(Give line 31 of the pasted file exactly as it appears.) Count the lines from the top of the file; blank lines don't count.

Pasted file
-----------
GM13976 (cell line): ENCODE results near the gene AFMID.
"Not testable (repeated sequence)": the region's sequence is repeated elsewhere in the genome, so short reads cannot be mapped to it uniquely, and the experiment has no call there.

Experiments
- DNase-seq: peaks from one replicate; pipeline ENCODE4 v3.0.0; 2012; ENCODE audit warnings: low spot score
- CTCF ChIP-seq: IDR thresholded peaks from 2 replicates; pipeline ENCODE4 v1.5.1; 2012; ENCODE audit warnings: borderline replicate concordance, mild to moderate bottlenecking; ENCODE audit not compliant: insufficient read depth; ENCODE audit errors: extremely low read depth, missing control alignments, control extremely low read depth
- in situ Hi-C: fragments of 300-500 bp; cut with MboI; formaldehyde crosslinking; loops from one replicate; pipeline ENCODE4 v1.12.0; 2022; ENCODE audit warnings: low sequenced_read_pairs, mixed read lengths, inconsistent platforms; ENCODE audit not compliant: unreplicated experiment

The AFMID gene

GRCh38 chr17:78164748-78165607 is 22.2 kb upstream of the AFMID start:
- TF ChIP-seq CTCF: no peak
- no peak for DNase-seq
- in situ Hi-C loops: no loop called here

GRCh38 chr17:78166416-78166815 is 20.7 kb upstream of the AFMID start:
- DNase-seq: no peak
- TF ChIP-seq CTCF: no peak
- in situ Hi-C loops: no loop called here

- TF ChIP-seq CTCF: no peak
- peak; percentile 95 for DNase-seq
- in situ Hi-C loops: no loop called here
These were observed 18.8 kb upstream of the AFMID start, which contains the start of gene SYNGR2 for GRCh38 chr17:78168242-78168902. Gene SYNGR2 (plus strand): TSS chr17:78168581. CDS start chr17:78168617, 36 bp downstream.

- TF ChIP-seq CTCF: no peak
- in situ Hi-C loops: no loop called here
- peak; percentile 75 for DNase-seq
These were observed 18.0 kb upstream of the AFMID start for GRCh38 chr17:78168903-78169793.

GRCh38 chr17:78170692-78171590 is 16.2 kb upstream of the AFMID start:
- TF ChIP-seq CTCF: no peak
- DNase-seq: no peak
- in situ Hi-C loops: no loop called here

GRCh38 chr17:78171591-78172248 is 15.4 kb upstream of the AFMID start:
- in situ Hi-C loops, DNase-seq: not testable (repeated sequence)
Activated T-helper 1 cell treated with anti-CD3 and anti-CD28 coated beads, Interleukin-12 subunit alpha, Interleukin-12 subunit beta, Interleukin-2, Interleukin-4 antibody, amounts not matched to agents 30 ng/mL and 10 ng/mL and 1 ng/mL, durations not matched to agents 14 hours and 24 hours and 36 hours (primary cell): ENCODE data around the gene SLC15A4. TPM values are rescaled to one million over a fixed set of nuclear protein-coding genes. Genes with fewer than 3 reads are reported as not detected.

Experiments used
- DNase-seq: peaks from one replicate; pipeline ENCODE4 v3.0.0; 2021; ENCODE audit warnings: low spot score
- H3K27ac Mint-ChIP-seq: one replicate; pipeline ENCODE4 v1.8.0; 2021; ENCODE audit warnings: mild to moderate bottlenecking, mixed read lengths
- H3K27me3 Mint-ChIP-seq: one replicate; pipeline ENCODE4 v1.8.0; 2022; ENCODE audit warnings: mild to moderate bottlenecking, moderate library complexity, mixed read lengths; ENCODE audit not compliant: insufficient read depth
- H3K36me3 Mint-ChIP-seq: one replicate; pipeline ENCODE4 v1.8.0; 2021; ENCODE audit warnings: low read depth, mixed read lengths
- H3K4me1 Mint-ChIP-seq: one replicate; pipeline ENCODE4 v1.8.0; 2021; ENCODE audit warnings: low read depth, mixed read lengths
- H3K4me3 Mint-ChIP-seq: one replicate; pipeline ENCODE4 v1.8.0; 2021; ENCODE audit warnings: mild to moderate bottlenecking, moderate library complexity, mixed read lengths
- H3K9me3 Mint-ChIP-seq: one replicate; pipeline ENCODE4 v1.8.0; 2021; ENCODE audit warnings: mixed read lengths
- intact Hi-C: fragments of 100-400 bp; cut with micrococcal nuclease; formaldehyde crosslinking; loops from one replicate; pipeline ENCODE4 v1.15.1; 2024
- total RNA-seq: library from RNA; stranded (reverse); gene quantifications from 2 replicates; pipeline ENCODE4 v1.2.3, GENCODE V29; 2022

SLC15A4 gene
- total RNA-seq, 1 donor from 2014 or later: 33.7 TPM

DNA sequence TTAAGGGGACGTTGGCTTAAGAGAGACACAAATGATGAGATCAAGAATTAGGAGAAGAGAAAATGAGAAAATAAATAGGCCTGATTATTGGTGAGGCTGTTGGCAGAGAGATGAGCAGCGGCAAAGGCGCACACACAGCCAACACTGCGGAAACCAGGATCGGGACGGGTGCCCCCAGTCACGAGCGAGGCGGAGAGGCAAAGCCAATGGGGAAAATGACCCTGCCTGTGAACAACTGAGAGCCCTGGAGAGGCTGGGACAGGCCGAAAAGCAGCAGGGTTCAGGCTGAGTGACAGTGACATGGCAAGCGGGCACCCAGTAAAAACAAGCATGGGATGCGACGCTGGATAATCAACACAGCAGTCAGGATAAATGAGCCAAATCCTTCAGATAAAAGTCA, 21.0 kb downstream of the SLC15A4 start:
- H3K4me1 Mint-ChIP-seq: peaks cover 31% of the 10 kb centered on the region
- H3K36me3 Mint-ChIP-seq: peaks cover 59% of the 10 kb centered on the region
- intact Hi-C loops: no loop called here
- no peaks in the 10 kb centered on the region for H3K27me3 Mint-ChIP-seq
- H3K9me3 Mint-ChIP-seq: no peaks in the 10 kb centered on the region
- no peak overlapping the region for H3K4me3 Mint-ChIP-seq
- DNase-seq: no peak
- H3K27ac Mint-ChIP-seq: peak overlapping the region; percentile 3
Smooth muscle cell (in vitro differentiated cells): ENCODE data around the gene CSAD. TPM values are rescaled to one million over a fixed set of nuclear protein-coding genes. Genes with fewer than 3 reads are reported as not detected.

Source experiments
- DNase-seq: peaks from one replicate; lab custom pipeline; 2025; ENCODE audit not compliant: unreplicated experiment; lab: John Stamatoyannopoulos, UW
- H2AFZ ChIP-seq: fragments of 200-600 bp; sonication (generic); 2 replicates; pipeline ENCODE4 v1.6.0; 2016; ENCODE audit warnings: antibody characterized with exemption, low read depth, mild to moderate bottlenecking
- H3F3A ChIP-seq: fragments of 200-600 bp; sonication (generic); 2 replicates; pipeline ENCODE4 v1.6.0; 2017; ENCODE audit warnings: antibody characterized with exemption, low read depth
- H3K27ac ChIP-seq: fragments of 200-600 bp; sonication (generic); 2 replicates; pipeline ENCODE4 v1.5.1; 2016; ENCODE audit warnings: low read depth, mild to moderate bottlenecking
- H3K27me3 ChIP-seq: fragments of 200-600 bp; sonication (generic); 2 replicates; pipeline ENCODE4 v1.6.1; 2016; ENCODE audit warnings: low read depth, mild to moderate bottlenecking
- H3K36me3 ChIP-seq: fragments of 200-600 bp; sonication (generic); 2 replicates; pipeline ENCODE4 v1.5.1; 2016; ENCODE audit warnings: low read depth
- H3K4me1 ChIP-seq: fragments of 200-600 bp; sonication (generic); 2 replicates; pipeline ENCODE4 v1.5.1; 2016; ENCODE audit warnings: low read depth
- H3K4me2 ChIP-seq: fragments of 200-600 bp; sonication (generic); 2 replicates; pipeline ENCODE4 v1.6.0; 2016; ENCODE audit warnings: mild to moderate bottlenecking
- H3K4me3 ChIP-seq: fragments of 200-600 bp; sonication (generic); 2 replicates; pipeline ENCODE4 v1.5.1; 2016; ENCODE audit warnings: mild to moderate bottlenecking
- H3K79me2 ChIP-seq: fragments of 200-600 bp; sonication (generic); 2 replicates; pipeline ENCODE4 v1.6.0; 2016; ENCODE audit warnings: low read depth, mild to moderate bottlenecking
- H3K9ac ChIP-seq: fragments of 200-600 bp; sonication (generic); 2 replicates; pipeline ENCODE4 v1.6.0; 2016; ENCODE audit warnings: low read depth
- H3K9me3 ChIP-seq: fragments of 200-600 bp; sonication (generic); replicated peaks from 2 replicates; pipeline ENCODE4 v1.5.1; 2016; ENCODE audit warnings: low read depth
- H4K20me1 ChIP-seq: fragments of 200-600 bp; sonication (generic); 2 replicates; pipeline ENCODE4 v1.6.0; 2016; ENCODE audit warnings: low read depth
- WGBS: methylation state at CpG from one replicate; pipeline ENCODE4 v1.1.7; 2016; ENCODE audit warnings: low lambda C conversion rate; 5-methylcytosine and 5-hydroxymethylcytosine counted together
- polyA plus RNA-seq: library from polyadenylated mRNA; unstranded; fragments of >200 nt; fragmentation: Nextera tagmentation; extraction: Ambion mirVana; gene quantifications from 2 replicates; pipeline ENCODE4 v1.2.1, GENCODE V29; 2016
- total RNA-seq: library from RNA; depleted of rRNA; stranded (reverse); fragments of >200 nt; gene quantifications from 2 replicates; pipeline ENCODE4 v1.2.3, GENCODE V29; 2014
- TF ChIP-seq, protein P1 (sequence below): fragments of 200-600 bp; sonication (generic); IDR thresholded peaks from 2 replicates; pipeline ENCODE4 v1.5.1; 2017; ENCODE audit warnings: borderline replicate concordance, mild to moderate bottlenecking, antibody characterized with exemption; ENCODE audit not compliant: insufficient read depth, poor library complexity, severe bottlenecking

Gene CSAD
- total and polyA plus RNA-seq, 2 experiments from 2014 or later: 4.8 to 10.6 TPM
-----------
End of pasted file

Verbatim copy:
Experiments used